Selling a business can be a complex, time-consuming, and intricate process. It is thus essential to have all the necessary business sale documents in place to ensure a smooth and successful transaction.

These documents help protect both the buyer’s and the seller’s interests, clarify the terms of the deal, and provide a roadmap for the entire sale process. This article identifies the key legal documents needed to sell a business, including the Confidentiality Agreement, Letter of Intent (LOI), Due Diligence documents, Purchase Agreement, and other crucial paperwork.

1. Confidentiality Agreement

Also known as a Non-Disclosure Agreement (NDA), this document is typically signed before the buyer is granted access to the business’s confidential information. It legally obligates the buyer to keep all sensitive information–like financial records and customer data–confidential and not use it for any purpose other than evaluating the business for purchase.

2. Letter of Intent (LOI)

The Letter of Intent, also known as a Non-Binding Offer (NBO), is a critical preliminary document prepared by the buyer that outlines the fundamental terms and conditions being offered. It serves as a formal expression of the buyer’s interest in purchasing the business and allows the seller to consider the offer and decide whether or not to proceed with discussions. The Letter of Intent typically includes:

  • Purchase price and Asset Valuation: The proposed price for the business.
  • Scope of due diligence: Scope in which the buyer can conduct investigations to verify the business’s financial and operational information.
  • Non-disclosure and exclusivity agreements: Clauses that restrict the seller from disclosing confidential information to other potential buyers during negotiations..

3. Due Diligence Documents

Before finalizing the sale, the buyer will typically conduct due diligence to investigate the business thoroughly. This involves reviewing various documents made available by the seller. Some key due diligence documents include

  • Financial statements: Profit and loss statements, balance sheets, and tax returns.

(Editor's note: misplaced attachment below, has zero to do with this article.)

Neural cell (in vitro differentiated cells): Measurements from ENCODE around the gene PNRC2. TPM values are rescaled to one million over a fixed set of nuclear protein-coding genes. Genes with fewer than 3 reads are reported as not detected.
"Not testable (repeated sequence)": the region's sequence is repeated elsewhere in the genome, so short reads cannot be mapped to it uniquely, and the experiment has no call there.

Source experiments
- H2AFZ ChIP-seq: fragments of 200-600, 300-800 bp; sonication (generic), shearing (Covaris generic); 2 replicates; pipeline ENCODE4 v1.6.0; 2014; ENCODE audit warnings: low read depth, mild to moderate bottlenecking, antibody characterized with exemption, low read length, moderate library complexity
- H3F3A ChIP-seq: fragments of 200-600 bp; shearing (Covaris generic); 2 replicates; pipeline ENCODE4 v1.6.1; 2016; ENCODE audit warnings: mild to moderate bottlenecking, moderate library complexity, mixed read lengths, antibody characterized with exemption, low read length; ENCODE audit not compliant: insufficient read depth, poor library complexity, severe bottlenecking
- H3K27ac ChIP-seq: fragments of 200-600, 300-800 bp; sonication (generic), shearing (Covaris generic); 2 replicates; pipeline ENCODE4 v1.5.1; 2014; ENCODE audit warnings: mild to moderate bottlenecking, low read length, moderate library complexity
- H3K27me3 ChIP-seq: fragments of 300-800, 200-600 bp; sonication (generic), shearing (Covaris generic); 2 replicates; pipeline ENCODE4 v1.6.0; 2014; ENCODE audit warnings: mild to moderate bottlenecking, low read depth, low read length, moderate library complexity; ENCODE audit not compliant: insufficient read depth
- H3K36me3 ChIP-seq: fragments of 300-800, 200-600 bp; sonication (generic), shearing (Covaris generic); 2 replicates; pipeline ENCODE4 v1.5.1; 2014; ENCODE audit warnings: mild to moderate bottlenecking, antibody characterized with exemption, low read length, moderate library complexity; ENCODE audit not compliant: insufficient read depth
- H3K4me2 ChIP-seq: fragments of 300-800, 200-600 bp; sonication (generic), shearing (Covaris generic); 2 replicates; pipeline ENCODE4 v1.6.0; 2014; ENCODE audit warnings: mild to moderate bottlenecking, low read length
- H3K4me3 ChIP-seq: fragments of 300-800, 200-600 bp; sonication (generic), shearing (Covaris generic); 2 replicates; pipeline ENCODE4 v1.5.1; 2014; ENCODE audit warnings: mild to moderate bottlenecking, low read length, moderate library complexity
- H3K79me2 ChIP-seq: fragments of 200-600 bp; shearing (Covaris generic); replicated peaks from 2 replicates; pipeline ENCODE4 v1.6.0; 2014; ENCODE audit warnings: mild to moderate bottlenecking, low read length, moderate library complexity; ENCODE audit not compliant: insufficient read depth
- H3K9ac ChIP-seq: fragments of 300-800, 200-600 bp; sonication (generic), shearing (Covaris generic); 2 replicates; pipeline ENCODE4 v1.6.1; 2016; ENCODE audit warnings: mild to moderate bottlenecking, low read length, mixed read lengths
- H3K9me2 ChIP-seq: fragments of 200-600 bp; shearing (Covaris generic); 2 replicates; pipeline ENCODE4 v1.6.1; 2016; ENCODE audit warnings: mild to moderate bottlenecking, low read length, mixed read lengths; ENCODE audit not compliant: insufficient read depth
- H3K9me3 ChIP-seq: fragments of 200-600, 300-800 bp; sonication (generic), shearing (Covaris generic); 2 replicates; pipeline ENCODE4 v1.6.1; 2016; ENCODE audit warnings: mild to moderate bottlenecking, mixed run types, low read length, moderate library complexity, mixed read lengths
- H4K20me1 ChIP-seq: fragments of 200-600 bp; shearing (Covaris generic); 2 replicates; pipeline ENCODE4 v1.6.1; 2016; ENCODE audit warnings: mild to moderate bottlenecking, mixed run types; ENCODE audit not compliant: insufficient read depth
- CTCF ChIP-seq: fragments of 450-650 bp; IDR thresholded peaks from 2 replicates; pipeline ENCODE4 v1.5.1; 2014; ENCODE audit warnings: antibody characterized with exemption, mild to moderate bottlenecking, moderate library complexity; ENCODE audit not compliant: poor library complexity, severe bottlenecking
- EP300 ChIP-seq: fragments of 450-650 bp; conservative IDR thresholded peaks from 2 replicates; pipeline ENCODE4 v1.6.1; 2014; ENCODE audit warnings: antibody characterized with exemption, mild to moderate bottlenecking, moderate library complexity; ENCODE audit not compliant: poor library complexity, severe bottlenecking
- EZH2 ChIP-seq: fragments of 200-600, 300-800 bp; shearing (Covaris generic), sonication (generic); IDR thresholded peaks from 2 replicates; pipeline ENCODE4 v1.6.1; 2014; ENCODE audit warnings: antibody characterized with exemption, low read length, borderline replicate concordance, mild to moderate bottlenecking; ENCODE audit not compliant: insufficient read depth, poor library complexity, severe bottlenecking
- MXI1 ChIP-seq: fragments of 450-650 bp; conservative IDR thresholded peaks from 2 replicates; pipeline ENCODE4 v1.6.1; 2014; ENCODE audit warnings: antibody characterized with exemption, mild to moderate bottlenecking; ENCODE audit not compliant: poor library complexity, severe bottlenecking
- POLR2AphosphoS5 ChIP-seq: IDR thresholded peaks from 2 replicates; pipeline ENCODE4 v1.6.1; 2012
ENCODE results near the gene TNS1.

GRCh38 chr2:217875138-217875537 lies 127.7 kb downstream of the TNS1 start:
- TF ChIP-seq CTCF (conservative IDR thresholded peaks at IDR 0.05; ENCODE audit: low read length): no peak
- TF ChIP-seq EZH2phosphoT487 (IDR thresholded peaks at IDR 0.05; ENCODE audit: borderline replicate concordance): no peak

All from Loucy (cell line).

• Contracts and agreements: A list of all contracts, including customer agreements, supplier contracts, and lease agreements.
  • Intellectual property: Documentation of trademarks, patents, copyrights, and any associated licenses.
  • Employee records: Information on employees, including employment contracts, benefits, and organizational charts.
  • Tax records: Tax filings, audit reports, and any outstanding tax liabilities.
  • Legal records: Pending or historical lawsuits, regulatory compliance, and any legal disputes.
  • Environmental and permits: Environmental assessments and permits are required for the business.

4. Purchase Agreement

A Sales and Purchase Agreement (SPA) or Asset Purchase Agreement is a detailed contract that specifies the terms and conditions of the sale, including:

  • Purchase price: The final price, which may be subject to adjustments based on the business’s financial performance at closing.
  • Transaction structure: Details on how the transaction will be structured, including whether the buyer is acquiring the assets of the business or its equity interests (e.g., shares or ownership stakes).
  • Representations and warranties: Statements by the seller about the accuracy of the information provided and the condition of the business.
  • Closing conditions: Requirements that must be satisfied before the sale can be completed, such as regulatory approvals or financing contingencies.
  • Transition and training: Details on how the seller will help with the transition and training of the buyer.
  • Non-compete and non-solicitation clauses: Provisions restricting the seller from competing with or soliciting employees and customers of the business for a specified period after the sale.

5. Transition Plan

A transition plan outlines the steps and timeline for transferring operational control and responsibilities from the business seller to the buyer. This can include a training plan for the buyer and arrangements for customer and employee communications during the transition. Other key documents as part of the transition include

  1. Employee Agreements: New employment agreements may be necessary if the buyer retains employees after the sale. These documents detail the terms of employment, such as compensation, benefits, and job responsibilities, under the new ownership.
  1. Lease Assignments

If the business operates from leased premises, lease assignment agreements are required to transfer the lease to the buyer. The landlord must approve these contractual changes.

Remember, if you are selling your business, give yourself the time to complete the process in a thorough manner. Selling a business in a hurry often leads to disastrous outcomes that cost money and time and can lead to the potential buyer walking away from the deal.


It is highly advisable to seek legal and financial advice to ensure that all the necessary business sale documents are in place and for the process to proceed smoothly. Hopefully, this summary provides a clear roadmap for both the seller and the buyer, ensuring protection and peace of mind throughout the sale process.

Contact us today to learn more about how we can help you sell and buy the business on the Dealcierge platform.

How DC can help you on your business sale journey: 

Dealcierge is built for SMEs to simplify the complex process of selling a business or seeking investment.

The DC platform combines an AI-powered marketplace with a step-by-step guided process and key supporting tools. DC not only reduces the time and effort required to prepare your business for a successful sale, but we can also help you obtain a professional valuation and match you with motivated, verified buyers ready to begin discussions.